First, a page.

First ‘The Killing’ Now ‘Borgen’: How Do The Danes Do It?

BORGEN: Saturday 7th January, BBC4, 9pm

Fancy a new boxset to help you through the rest of these endless winter nights? Well let’s survey the options… there’s gritty drama The Wire, or perhaps our very own Spooks; either would easily stave off any lingering post-Christmas blues. However, what about a more international offering?

Think about Denmark and I’m sure you’d be able to squeeze out the names of a couple of famous people; there’s the writer Hans Christian Andersen, football legend Peter Schmeichel… err… does that dog from Corrie count? You’d definitely be hard pressed to name any actors; unless you watched The Killing that is.

Despite the foreign drama’s use of subtitles (on the basis of which some foolish souls may recklessly dismiss it) the programme garnered huge numbers of viewers for BBC Four and in the process managed to transform the way we think about Danish television. I’d advise you to put it on the very top of your box-set wish-list. On the other hand, if you’re short of cash after Christmas then you’ll be pleased to hear about Borgen, the new Scandanavian series which is threatening to pillage our Saturday nights.

Literally meaning ‘government’, it’s a new political drama set to start this weekend and which – if you’ve seen The Killing – stars some familiar faces. It centres around the character of Birgitte Nyborg, a party leader who is struggling to cope with a personal life and the escalating political instabilities around her. Unsurprisingly, it looks top-notch.

So why have Denmark suddenly got in on the act? Have they quietly been knocking out BAFTA-worthy drama for years, or have they suddenly come into some money and decided to give us a run for our own? It seems the answer could be a simple case of priorities. The production company behind The Killing – and indeed Borgen – is DR; also known as the Danish Broadcasting Company. Basically it is the equivalent of the BBC, funded by license fee and making it one of the country’s most watched channels alongside its rival TV2. They certainly seem to have a knack for drama and instead of predictable scripts and lacklustre formulas they are focus on intense and intricate plots. It would be pretty unusual for a British TV detective to spend an entire series trying to solve one murder… they usually get it done within the hour. In contrast, The Killing uses one plot to sustain a whole series, frustrating us beyond belief in the process and allowing the viewer to see the realistic and devastating effect of a crime on all involved. Instead of victim’s family being allowed a momentary scene or two, different points of view are shown in depth. It’s also a case of substance over style and instead of blowing the budget on a wardrobe, the main gal Sarah Lund is often seen wearing the same tatty jumper for days. How refreshing (…not the jumper).

Alongside this dedication to realism, these shows seem to respect, demand things from and eventually reward their audience. The Killing is akin to Mastermind with its drawn out conversations and blink and you’ll miss it detail. I suppose the rather genteel Inspector Frost might in comparison appear a little more like Deal or No Deal… open a box and you’ll find the murderer cowering, just waiting to be thrown in jail. One viewer’s enthusiastic tweet perfectly sums up the contrast… “Imagine a 20 episode, complex, tightly scripted, beautifully acted, crime drama produced by British TV. The Danes can do it.â€?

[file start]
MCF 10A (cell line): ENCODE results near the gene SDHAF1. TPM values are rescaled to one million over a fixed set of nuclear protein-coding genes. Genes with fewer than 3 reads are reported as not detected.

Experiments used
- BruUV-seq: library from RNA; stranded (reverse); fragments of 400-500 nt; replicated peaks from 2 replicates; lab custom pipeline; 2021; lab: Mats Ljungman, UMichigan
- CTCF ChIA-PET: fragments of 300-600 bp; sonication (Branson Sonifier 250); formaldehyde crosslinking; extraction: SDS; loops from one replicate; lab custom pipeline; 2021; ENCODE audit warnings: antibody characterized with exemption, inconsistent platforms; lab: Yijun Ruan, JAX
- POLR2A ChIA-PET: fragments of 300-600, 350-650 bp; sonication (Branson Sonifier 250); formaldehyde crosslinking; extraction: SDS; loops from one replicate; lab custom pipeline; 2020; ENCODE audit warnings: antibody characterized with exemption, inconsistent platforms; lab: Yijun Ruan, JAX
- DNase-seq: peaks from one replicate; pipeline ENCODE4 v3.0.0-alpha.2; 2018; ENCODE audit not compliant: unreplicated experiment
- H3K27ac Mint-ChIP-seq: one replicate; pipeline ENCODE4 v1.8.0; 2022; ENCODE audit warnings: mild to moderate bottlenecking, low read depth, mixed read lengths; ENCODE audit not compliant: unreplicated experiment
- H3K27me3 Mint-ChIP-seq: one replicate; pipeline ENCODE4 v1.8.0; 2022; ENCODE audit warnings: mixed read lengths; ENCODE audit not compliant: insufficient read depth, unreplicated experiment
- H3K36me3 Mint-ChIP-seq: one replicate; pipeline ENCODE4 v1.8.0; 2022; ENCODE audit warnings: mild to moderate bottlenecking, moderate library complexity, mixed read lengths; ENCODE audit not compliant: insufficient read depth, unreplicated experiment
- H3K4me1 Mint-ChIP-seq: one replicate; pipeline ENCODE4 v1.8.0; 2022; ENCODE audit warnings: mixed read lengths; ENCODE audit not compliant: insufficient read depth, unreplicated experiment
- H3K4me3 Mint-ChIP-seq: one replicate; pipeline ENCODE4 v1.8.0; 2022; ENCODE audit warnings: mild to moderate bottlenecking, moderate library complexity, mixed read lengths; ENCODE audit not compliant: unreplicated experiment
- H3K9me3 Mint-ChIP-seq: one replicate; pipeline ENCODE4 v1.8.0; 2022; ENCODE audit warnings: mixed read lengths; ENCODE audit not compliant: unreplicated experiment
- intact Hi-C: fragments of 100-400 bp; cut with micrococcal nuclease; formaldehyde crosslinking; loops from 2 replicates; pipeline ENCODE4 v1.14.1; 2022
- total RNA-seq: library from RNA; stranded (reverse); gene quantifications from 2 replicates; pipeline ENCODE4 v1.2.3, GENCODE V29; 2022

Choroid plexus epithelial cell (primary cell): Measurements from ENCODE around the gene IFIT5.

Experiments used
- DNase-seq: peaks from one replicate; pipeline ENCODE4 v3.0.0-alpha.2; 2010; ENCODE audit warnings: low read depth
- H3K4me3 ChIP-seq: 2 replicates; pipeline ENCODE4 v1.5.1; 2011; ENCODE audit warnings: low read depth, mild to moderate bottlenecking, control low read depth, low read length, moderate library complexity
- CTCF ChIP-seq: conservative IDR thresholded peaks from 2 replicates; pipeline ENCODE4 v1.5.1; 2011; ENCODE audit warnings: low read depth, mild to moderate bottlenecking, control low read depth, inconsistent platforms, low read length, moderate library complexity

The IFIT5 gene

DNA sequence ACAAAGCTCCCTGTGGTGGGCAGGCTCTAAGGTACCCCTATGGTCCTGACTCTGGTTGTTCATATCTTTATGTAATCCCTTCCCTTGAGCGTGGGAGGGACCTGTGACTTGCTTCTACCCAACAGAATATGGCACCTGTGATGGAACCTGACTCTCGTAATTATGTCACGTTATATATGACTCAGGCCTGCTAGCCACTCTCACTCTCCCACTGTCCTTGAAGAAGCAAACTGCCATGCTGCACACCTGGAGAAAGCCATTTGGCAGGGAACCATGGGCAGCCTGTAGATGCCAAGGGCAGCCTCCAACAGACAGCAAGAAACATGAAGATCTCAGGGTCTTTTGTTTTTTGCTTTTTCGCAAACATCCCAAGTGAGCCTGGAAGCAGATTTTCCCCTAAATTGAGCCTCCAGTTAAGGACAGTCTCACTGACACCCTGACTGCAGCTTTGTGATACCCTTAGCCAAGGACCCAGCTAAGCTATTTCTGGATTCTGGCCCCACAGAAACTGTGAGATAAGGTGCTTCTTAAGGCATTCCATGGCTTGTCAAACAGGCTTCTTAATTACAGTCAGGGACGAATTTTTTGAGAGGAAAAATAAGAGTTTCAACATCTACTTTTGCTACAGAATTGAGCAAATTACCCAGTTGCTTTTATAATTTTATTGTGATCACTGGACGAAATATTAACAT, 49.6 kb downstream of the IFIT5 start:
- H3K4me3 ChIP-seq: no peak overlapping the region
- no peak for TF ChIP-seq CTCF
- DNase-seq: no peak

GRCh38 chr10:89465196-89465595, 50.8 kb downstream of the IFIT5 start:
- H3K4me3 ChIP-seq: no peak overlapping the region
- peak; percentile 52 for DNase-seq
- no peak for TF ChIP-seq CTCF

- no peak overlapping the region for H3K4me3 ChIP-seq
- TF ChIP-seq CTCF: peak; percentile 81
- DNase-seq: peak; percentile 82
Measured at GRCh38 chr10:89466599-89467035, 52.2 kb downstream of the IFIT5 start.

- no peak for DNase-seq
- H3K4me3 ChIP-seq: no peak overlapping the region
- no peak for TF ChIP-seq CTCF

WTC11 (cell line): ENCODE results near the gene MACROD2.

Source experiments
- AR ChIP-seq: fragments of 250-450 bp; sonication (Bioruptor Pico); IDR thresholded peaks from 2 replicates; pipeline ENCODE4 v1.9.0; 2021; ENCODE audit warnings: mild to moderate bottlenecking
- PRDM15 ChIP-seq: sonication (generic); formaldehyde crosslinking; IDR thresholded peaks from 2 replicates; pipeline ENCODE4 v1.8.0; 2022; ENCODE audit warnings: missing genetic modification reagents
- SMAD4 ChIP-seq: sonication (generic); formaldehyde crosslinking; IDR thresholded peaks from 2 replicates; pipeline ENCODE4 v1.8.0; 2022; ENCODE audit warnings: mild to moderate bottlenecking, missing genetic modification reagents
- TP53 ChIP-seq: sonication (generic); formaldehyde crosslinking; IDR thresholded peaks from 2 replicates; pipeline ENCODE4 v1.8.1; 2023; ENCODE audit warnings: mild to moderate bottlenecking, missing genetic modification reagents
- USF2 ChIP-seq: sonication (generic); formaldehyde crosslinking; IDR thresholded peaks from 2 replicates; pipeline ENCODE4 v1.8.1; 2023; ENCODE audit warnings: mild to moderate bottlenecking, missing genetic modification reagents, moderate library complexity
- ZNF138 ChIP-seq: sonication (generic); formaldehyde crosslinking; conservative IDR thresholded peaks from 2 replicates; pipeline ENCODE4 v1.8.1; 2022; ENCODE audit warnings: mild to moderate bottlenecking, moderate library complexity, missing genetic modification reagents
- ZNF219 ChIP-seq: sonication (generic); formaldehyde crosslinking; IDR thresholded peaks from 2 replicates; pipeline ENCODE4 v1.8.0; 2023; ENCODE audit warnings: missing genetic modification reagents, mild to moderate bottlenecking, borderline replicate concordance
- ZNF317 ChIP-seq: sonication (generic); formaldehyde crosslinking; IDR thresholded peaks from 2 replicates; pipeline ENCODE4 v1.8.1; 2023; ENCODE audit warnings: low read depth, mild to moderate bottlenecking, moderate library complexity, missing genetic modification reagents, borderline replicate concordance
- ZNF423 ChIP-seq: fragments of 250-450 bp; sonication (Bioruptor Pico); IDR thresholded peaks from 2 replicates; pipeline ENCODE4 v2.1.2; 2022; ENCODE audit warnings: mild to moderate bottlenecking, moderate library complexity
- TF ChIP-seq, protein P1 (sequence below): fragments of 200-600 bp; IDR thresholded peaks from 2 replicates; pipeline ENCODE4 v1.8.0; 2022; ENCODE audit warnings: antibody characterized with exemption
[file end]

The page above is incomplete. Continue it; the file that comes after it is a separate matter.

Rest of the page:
But the success of The Killing in the UK certainly wasn’t taken for granted by the cast. Lars Mikkelsen (who plays Troels Hartmann) was surprised with its cult status and in an interview with the Telegraph last year he said: “Newspapers here are talking about you raving about it. We’re a small country. Every time someone really succeeds with bringing what we’re doing it’s a huge thing.â€?

The unassuming actor also went on to hint at what else could have possibly contributed to the British reaction: “That’s a certain Scandinavian tone… but I think that’s why it communicates to you; it’s not that far from youâ€? he suggests. “We are related in that way which is why it translates well to your market.â€? Perhaps we can blame the weather…

Be it their dedication to producing challenging television, or indeed our shared sense of Euro misery, there’s no doubt that this Scandinavian sensation will continue to flourish. (The previous success of Stieg Larsson’s ‘Millennium’ novels and TV adaptation of Wallander is further proof). Of course it’s not just us Brits who have taken notice, with those across the pond also seeing the potential and naturally taking it upon themselves to create their own bigger and brasher version of The Killing, not to mention already getting their mitts on Borgen. Whether or not the US attempts are any good is perhaps a question of personal taste (or opinion towards subtitles) but if the viewing figures are anything to go by, the Danes clearly do it better. With British drama often being a bit hit or miss it certainly couldn’t hurt to look to our Nordic cousins for inspiration.

So as Borgen imminently graces our screens, an international crime drama could once again set the humble doldrums of BBC Four alight. Long may it continue… luckily for us we’ve discovered there’s more to Denmark than goalkeepers.